They banned it in Victorian times for being too rowdy. An age-old celebration of pagan ritual, kicking off with a procession from Bermondsey to Charlton, where everyone cavorted and wore horns, or something. Nobody's quite sure how it began, and the recent revival is a pale shadow of such ancient revelry. But they're celebrating again on the lawn round the back of Charlton House, and a certain amount of lowbrow rowdiness remains. Up front a DJ MC hosts amateur live music to a resilient showerproof audience. Down the back there's a bouncy castle beside a rather damp (and very empty) roundabout. And inbetween are spread a veritable mishmash of stalls, mostly community-based, but with the occasional dash of something aspirational. One lady's baked posh cupcakes, but is facing stiff competition from a table piled high with iced sponges the size of loaves of bread. A minibusful of pentecostal churchgoers huddle for comfort beneath a dripping awning - they'll be out a-praising later. Opposite the toy library tombola, a display hoping to inform people that Woolwich Library is moving has been irreversibly streaked by the rain. In this weather you really don't want to be the Japanese woman demonstrating calligraphy - only a makeshift plastic screen shields her work from ruin. When the rain finally eases the Dog Show begins, and an appreciative boisterous crowd gathers around the central arena [photo]. The waggiest tail belongs to an English Bull Terrier, with a Staffie as runner up, to the obvious delight of the assembled demographic. A drag queen totters by, plus entourage, completely out of place amongst the tattoos and kagoules. The mayor of Greenwich is also here, having parked his shield-topped car by the portaloos. He stops to chat to the nice ladies from the church and the war veterans, but gives the populist canine shenanigans a miss [photo]. A most peculiar event, the Horn Fair, but oh how it brings the neighbourhood together.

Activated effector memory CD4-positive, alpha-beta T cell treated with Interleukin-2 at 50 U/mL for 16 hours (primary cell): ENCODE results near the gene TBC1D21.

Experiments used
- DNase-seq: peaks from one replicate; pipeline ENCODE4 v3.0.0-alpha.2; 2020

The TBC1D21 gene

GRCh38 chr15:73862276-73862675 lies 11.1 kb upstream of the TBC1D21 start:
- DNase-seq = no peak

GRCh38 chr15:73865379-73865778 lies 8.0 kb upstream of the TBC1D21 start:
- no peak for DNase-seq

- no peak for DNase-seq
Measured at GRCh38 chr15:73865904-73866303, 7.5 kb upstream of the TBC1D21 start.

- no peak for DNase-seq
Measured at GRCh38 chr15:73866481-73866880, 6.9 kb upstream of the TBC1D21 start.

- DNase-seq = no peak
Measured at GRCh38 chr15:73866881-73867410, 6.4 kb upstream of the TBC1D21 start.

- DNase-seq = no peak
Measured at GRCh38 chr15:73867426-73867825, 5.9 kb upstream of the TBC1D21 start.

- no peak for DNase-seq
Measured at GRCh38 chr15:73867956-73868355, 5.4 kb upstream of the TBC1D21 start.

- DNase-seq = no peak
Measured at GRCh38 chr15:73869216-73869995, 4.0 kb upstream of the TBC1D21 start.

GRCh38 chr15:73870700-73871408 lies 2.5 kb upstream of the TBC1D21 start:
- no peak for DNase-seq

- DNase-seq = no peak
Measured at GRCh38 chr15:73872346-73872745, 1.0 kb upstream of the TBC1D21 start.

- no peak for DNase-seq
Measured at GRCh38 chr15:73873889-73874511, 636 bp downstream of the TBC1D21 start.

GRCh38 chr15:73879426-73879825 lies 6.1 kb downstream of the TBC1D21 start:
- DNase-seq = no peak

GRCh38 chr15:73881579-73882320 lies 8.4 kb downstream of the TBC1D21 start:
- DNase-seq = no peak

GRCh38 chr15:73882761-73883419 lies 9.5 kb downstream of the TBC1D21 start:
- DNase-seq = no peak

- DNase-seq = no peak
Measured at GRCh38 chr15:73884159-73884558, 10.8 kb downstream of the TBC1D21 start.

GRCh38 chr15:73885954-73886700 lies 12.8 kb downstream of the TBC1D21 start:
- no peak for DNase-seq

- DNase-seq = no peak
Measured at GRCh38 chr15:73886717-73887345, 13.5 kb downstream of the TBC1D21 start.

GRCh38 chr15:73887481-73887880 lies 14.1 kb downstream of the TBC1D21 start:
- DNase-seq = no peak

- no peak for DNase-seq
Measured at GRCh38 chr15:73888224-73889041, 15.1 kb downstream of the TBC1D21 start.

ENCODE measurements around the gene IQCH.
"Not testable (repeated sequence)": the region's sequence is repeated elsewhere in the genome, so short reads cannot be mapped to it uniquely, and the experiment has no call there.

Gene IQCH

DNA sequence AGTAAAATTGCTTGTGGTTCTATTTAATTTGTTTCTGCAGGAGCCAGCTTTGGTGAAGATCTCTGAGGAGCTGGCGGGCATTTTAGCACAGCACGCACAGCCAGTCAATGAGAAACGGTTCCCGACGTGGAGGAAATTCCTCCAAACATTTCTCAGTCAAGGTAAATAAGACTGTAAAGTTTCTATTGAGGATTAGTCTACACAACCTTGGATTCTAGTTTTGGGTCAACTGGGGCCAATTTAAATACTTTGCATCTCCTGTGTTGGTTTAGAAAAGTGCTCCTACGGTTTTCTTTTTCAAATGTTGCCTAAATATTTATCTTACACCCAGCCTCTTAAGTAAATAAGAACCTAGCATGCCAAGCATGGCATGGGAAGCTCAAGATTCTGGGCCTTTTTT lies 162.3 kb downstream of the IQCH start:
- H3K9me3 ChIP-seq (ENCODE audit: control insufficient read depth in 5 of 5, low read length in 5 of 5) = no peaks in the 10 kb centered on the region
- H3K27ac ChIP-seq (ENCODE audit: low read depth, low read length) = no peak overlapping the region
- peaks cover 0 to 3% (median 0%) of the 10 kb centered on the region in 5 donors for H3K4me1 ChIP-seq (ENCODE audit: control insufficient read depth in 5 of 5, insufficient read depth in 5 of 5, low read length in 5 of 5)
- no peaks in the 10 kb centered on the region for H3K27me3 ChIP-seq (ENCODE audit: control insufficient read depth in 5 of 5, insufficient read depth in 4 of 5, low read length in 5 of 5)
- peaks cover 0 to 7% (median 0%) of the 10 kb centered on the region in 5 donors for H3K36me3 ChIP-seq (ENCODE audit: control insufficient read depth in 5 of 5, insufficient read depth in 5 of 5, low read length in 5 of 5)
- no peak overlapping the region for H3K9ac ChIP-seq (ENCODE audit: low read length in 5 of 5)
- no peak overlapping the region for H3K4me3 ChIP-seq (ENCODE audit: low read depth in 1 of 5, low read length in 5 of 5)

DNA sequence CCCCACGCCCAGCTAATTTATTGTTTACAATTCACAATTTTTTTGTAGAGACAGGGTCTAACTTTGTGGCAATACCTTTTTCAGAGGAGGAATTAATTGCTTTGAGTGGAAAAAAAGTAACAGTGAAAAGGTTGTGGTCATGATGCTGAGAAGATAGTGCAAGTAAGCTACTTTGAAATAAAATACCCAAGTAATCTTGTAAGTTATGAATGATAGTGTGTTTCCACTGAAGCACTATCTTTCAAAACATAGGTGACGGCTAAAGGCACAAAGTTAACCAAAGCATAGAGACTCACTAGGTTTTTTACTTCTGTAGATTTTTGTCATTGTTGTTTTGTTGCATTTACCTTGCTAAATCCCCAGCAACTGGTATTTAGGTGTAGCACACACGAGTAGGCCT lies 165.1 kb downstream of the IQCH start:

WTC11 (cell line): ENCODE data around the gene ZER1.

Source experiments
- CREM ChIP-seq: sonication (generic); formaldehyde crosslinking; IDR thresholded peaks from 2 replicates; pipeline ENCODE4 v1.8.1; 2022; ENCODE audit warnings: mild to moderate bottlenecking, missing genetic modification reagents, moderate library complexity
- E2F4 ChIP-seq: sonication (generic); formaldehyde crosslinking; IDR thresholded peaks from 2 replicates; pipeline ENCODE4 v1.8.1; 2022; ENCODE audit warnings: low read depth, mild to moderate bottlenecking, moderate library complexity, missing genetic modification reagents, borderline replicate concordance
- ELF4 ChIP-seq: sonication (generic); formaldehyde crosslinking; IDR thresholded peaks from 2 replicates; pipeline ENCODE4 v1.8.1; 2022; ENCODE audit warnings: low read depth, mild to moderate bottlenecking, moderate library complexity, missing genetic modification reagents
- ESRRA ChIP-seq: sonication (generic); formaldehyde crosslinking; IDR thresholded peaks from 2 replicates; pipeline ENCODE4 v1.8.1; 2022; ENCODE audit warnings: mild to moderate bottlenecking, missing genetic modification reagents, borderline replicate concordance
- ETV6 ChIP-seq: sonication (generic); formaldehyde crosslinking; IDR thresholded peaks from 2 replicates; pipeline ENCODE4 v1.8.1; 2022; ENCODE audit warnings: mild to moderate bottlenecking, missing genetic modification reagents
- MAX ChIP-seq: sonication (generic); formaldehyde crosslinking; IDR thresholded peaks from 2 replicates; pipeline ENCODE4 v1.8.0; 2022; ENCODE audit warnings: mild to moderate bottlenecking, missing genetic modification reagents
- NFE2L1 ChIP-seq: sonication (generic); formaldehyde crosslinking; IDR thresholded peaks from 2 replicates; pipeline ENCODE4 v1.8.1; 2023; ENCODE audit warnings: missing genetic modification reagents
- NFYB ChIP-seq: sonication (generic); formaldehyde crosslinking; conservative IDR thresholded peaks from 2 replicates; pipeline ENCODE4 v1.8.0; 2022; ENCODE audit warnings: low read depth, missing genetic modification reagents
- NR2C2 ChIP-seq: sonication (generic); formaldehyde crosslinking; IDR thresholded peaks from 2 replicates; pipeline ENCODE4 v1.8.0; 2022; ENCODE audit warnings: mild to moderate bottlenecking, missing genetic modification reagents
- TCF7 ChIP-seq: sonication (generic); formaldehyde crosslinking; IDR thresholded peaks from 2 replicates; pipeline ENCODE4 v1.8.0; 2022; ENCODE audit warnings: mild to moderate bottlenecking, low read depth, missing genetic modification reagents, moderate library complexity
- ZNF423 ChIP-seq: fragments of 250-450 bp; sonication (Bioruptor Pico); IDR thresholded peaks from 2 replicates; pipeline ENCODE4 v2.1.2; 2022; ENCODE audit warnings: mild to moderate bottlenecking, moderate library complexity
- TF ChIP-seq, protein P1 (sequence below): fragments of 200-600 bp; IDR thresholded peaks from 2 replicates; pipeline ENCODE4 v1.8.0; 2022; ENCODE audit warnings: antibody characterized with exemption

Marylebone Summer Fayre, W1
Once a year the streets of Marylebone are sealed off and the public invade. So many roads are closed you'd think they'd be hard to fill, but the place is rammed with cosmopolitan souls out for a jolly good time [photo]. Most appear to be here for the food, which is convenient because there are more food stalls than any human could comfortably sample in a month. Think brioche, paella and churros, rather than hot dog, burger and chips. Everywhere you look there's someone guzzling pulses out of a cardboard tray, or downing a Pimms, or both. The most appealing foodstuffs are to be found in the car park, where the weekly farmer's market is taking place, and seemingly everything (salad, cider, cheese, etc) is organic. Nextdoor is a funfair, with witheringly long queues for the most popular rides, so long as little Tilly and Marcus can wait that long. Various estate agents are competing to give away branded balloons, in the hope they'll bob around the streets all afternoon, although there's also an official helium giveaway in aid of the Teenage Cancer Trust. Tickets for the event's charity tombola cost an eyewatering two pounds each, but with potential prizes to match. A passing father buys five for his family, and wins nothing. Paddington Gardens is full of picnickers watching semi-professional music acts, while elsewhere there are two separate dance areas for couples to salsa, jive or whatever the default ballroom steps are when you're making it up as you go along [photo]. In the 'Spa Area' I'm asked if I'd like a free Indian head massage for charity, which is certainly a new twist on the word free. I decline. There's certainly less of a community involvement here, although the local library and churches all have stalls if you look carefully enough. A greater contrast to the events in Upminster and Charlton, both in scale and in attitude, it might be hard to find. But all three fairs targeted their home audiences well, and I suspect you know which of the trio you'd have preferred.